"All liberty is individual liberty," noted Coolidge. That sounds strangely foreign in an age where the collective is becoming supreme. "It takes a village" has come to mean a government village, not a village of individuals helping each other with government intervening only when individuals are not enough.

Vermonters remain proud that after last summer's floods they astounded FEMA by helping each other with greater speed and better results than government could produce. They call it the communitarian spirit. Neighbor is expected to help neighbor.

The Romney campaign should consider speeches and more campaign ads that feature people who have "made it" on their own, or who have overcome personal difficulties by embracing timeless truths. It should stop debating Democrats about tax "fairness" and start focusing on how much of our money government wastes. Republicans can never win a debate about "fairness," even though it is unfair to disproportionately penalize the productive. Everyone understands waste, fraud and abuse. Romney needs an updated version of the "Golden Fleece Award" created by the late Senator William Proxmire (D-WI), who highlighted wasteful government spending.

Two of my favorite Coolidge quotes should be modernized by the Romney campaign and sold to voters. One is: "I favor the policy of economy, not because I wish to save money, but because I wish to save people. The men and women of this country who toil are the ones who bear the cost of the government. Every dollar that we carelessly waste means that their life will be so much the more meager. Every dollar that we prudently save means that their life will be so much the more abundant. Economy is idealism in its most practical form."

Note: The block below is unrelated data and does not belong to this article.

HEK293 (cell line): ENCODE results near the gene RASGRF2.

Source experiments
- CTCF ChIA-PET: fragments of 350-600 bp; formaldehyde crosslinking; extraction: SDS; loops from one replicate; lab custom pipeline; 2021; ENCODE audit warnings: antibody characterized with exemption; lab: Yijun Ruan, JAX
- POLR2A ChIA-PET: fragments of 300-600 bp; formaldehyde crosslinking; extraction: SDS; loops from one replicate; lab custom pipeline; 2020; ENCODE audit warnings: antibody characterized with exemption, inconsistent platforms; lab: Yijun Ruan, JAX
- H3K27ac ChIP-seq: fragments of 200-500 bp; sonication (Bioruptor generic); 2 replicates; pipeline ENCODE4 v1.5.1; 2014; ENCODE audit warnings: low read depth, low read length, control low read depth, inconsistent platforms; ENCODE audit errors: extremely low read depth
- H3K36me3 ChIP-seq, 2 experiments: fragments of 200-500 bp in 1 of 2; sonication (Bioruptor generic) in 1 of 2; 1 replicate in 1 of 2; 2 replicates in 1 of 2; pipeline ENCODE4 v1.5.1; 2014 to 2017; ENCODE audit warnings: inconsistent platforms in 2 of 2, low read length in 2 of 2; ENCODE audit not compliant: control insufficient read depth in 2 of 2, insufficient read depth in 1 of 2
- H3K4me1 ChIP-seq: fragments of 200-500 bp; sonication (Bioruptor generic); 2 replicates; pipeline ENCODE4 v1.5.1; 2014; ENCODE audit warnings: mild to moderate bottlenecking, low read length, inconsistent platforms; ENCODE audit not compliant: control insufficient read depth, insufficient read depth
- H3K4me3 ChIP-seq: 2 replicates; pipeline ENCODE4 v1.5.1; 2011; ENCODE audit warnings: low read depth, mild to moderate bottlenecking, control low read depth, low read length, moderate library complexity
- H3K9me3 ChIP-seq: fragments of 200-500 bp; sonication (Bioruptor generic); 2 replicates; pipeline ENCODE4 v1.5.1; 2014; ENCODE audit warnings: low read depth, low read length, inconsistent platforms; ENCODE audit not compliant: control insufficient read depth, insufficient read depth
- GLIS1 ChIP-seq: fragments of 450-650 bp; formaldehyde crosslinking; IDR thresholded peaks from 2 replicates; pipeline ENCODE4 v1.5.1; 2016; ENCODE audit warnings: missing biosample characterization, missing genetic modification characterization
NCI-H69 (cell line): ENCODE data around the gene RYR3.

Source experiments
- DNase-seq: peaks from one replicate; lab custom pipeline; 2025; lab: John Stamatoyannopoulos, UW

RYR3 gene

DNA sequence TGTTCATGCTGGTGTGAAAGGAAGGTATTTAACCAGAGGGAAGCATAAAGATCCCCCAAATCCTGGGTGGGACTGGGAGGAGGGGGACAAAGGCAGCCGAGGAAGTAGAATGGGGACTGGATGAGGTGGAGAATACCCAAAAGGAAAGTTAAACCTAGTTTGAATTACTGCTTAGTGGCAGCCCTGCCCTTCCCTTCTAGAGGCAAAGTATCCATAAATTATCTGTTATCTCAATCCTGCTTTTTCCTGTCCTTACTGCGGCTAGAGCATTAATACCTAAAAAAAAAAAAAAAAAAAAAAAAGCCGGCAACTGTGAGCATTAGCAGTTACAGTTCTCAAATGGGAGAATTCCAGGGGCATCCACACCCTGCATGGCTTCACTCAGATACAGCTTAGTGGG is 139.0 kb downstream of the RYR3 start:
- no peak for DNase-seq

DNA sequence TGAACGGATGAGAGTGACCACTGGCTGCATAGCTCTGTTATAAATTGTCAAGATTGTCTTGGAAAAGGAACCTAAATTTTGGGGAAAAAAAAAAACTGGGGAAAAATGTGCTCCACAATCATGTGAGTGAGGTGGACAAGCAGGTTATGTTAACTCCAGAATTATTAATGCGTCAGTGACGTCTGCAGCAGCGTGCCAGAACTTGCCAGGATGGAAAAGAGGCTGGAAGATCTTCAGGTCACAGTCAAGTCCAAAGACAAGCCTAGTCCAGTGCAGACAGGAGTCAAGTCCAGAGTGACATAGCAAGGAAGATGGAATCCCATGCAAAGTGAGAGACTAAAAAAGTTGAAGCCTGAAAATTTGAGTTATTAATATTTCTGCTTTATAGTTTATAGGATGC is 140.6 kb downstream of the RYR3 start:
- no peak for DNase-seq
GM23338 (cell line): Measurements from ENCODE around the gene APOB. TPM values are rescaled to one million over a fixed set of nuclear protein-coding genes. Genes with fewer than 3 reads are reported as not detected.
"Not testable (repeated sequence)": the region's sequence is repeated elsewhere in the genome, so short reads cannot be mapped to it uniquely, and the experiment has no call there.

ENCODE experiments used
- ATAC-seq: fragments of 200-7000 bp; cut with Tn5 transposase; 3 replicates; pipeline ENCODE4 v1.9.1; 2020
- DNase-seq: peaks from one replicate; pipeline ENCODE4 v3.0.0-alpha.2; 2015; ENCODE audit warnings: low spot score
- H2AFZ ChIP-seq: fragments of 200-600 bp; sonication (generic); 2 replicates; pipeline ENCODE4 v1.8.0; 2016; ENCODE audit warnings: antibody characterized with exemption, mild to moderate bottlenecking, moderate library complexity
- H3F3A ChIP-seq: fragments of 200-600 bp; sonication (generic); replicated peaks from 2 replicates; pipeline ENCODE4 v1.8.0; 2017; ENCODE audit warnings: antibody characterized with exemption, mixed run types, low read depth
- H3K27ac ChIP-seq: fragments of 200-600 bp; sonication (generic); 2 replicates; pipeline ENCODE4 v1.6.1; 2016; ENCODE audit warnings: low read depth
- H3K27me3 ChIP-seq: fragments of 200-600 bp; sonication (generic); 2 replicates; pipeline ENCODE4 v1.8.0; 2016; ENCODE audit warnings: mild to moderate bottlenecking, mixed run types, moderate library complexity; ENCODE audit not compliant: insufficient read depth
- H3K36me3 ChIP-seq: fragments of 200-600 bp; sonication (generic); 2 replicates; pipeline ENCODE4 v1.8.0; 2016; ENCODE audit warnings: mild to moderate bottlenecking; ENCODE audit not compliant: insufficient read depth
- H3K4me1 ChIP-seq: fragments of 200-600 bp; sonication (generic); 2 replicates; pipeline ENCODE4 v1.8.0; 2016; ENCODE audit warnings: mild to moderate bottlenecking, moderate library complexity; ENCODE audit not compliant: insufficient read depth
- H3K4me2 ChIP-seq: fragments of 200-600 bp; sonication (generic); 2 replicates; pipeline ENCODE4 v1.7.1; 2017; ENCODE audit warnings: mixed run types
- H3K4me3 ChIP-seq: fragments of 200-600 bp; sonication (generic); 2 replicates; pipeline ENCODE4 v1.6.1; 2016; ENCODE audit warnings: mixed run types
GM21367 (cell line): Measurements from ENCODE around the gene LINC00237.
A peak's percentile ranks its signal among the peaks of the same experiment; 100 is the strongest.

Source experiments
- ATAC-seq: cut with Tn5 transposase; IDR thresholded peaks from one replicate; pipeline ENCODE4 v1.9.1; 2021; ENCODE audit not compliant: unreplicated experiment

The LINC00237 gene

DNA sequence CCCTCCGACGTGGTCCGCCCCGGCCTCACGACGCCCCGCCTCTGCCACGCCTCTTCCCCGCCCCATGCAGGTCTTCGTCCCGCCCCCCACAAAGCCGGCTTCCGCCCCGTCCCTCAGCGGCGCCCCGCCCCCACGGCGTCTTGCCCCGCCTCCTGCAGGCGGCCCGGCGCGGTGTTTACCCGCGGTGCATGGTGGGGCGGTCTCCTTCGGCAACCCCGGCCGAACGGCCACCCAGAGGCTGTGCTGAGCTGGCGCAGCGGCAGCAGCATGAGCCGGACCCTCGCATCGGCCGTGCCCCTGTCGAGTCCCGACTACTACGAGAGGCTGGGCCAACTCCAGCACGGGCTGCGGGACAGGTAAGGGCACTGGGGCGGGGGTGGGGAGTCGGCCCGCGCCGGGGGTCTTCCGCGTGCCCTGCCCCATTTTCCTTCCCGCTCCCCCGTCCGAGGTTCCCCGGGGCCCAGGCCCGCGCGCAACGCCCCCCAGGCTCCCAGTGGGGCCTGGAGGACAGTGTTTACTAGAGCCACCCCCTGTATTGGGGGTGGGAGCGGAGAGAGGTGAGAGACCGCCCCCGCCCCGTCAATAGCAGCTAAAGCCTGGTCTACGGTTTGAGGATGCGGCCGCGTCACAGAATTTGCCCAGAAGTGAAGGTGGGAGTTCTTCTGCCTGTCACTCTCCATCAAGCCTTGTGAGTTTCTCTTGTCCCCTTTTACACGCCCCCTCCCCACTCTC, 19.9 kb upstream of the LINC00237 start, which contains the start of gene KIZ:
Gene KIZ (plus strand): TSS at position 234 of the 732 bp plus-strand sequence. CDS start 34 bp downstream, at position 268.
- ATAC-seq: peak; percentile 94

The other attributed to Coolidge: "Nothing is easier than spending the public money. It does not appear to belong to anybody. The temptation is overwhelming to bestow it on somebody."

If Romney and his fellow Republicans reminded voters of a time when government respected small business, individuals and their earnings, this campaign would get interesting and consequential real fast.


Every weekday JewishWorldReview.com publishes what many in the media and Washington consider "must-reading". Sign up for the daily JWR update. It's free. Just click here.



BUY THE BOOK
Click HERE to purchase it at a discount. (Sales help fund JWR.).

Cal Thomas Archives

JWR contributor Cal Thomas is co-author with Bob Beckel, a liberal Democratic Party strategist, of "Common Ground: How to Stop the Partisan War That is Destroying America". Comment by clicking here.

© 2011, Tribune Media Services, Inc.

Columnists

Toons

Lifestyles